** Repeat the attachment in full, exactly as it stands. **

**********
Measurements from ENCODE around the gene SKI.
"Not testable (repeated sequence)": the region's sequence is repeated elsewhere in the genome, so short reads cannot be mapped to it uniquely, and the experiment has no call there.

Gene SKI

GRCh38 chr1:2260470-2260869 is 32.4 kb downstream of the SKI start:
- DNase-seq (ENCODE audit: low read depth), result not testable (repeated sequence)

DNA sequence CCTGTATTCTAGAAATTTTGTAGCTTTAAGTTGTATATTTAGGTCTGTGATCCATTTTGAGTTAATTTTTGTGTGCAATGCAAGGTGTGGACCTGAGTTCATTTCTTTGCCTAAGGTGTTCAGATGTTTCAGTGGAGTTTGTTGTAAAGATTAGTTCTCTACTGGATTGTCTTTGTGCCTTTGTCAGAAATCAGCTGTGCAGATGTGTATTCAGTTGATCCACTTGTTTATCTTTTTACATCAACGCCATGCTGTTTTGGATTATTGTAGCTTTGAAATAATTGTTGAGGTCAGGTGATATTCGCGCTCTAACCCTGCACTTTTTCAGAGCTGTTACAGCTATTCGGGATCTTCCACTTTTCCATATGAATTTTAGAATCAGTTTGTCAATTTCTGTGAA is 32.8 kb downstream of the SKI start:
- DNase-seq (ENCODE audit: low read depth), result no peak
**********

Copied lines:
Measurements from ENCODE around the gene SKI.
"Not testable (repeated sequence)": the region's sequence is repeated elsewhere in the genome, so short reads cannot be mapped to it uniquely, and the experiment has no call there.

Gene SKI

GRCh38 chr1:2260470-2260869 is 32.4 kb downstream of the SKI start:
- DNase-seq (ENCODE audit: low read depth), result not testable (repeated sequence)

DNA sequence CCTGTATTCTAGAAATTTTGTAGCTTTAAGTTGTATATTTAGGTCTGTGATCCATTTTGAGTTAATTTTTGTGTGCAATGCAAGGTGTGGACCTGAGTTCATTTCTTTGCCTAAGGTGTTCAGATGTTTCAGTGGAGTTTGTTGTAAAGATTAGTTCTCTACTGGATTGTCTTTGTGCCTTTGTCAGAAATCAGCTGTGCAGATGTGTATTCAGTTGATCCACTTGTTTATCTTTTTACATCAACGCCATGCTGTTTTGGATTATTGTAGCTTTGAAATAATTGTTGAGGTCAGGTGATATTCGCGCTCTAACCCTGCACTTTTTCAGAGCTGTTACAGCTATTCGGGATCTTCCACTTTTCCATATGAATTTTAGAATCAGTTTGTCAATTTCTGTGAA is 32.8 kb downstream of the SKI start:
- DNase-seq (ENCODE audit: low read depth), result no peak